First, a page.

Monday, October 12, 2009

Cruelty Free Bacon Now at Sprouts

Some of you may remember that I avoid conventionally raise pork products. I cannot support raising pigs, animals with the intelligence on par with a dog or 3 year old child, in farrowing crates that don't let the mothers move around. All they can do is stand or lay down; they cannot even turn around. (Having recently been a mother cooped up with a new born, I know that you need your own space!) Also, adults are raised on concrete and therefore cannot wallow in the dirt like their instincts tell them to. So, I've been buying my pork at the farmers' market from Peach Creek Farms. Love their ground pork, chops, and stew meat, but not so much their bacon.

Happily, Pederson's Natural Farms Bacon is Certified Humane by the Humane Farm Animal Care Program. (Its nitrate free, too. And from Hamilton, Texas. That's local to me.) I can buy it at Sprouts, and their eggs are humanely raised, too. Our hens are old and the days are getting shorter, and we're getting about one egg per week. After caring for chickens, I don't want to ever buy eggs from places that put 1000 chickens in a space the size of your guest bathroom, stacked in crates, crammed in on top of each other. My eggs and bacon come from the farmers' market or Sprouts.

Now Anthony wants to know why I don't apply these rules universally to beef, lamb, and poultry raised for meat. Well, a girl has to have her priorities. I prefer grass-fed beef, but its not always practical. I do buy it intermittently from the farmers' market. Also, we eat a lot of Morningstar Farms meat substitute products instead of beef (ie taco meat, chili meat, burgers, etc). We don't buy a lot of lamb, and about half the time I buy it grass fed at the market from Loncito's. Free range chicken and turkey is not very available either, and unheard of at restaurants. And chickens raised for meat don't live (suffer) as long as egg-laying hens.

Many feel we Americans should be eating less meat anyway, certainly not three times a day. We frequently go meatless for dinner at our house: tofu, tacos, pasta, egg-based dinners, etc.

Also, these animals (cattle, lamb, and poultry) are not on the same intelligence level as pigs. I feel that the pigs do suffer more. So I am happy to bring home the bacon, fry it up in a pan!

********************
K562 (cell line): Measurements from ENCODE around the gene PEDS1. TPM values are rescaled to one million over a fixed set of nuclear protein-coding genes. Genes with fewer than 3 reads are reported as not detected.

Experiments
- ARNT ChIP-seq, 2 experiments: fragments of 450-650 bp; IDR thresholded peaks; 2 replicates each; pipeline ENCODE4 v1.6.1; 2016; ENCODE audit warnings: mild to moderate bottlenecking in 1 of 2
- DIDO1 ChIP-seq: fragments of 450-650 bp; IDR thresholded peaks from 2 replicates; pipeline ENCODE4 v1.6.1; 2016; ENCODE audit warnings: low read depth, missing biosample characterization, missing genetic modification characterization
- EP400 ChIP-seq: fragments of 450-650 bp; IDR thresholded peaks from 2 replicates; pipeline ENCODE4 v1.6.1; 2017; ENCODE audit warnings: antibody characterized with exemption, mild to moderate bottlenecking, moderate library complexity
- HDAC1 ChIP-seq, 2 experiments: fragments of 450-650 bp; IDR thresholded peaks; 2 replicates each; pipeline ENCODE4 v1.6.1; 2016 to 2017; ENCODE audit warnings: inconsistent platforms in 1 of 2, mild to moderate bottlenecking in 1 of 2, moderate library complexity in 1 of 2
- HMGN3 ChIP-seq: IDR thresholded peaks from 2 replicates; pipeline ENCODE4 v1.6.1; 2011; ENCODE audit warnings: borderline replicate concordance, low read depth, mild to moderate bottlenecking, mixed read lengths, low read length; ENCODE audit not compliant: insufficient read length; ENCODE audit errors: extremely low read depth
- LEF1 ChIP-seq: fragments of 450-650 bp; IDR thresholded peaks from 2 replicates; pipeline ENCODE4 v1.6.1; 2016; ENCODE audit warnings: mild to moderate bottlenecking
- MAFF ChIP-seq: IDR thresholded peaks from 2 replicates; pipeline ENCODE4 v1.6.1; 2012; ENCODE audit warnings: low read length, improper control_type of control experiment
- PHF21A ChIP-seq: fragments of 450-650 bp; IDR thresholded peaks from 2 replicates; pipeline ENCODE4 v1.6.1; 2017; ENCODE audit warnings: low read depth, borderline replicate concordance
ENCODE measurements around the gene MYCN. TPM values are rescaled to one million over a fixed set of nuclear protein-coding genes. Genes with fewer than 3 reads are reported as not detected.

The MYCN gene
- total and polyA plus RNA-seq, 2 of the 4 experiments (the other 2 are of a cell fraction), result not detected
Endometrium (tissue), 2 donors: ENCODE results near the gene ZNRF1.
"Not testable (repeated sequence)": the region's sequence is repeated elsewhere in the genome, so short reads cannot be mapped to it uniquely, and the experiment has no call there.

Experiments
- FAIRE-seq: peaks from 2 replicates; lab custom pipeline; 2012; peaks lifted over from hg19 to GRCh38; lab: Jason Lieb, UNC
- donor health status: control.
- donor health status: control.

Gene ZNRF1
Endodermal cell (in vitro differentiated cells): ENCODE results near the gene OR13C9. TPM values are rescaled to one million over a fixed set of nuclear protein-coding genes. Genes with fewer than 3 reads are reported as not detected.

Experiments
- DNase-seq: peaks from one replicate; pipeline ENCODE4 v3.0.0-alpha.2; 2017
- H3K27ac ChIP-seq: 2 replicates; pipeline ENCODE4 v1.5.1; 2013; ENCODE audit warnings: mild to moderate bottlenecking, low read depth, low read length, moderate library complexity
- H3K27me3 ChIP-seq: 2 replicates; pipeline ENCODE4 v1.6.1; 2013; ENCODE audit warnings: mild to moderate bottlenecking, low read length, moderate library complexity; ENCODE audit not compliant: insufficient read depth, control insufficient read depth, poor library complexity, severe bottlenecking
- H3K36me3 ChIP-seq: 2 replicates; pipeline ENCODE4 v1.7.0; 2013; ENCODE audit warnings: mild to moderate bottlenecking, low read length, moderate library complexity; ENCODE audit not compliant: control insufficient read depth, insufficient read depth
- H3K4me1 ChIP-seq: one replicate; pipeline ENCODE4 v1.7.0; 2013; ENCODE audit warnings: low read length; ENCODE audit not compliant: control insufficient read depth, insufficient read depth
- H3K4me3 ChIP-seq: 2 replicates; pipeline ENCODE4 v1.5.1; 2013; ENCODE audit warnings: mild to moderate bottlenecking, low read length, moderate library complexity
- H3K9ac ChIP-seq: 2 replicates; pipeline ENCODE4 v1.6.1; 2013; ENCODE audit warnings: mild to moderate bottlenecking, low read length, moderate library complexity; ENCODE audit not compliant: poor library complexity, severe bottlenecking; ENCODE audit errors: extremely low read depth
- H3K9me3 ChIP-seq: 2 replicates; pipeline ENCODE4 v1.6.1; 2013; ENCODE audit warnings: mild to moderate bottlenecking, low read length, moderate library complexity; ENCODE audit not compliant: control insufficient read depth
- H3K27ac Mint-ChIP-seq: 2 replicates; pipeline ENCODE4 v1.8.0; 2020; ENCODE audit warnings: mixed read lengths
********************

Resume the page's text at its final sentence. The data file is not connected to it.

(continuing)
Emily said...


So what are you going to do with your aging hens?

Lula said...

I did not know that pigs' intelligence was on par with a three-year-old. That puts a whole new spin on things. I wish that there were more options for locally-based or cruelty-free foods where I's just not that available here in my tiny little town. :-\

Krispy said...

I've long been a lover of the Pederson's Bacon (also available at CMarket) because of its nitrite-freeness. Now I have another good reason. Thanks for pointing that out to me.

(also of note at CM is nitrite free lunch meat from Debecca. They have a very good pastrami. and they are also in Texas, relatively local.)

and now. I'm hungry.

Vetmommy said...

Emily: the aging hens get to live out their lives in our yard. I am too weak to butcher them, and they are likely too tough to eat.

Lula: ok, pigs are as smart as a 3 year old, depending on how you measure intelligence. Obviously they don't speak! Also, a farmers' market is always a good place to start looking for humanely raised meat (and produce!)

Krispy: maybe you need to make some of your deviled eggs with bacon. Now cruelty-free!

peevish said...

We have really cut down on the amount of pork we eat, mostly due to the difficulty of finding humanely-raised and local pork. We have TONS of grass-fed beef available locally (like in my freezer!), not nearly as much pork. We do get local lamb, which is delish.

Also, I just realized that one of our favorite smoked salmon products (honey smoked salmon , purchased at Costco) is produced near Denver. So yippee!

angie in MN said...

I feel pretty lucky in that I am supplied with all the venison we need, thanks to my dad's hunting (he and his wife just cannot use all the meat). So I use ground venison wherever anyone would use ground beef. Venison italian sausages and venison jerky are my other two faves (don't care for the steaks much). Free range, very lean, and I don't think I've bought actual beef in over three years. I do buy chicken and very occasionally pork, but now you've got me rethinking the pork... I wish there was venison bacon!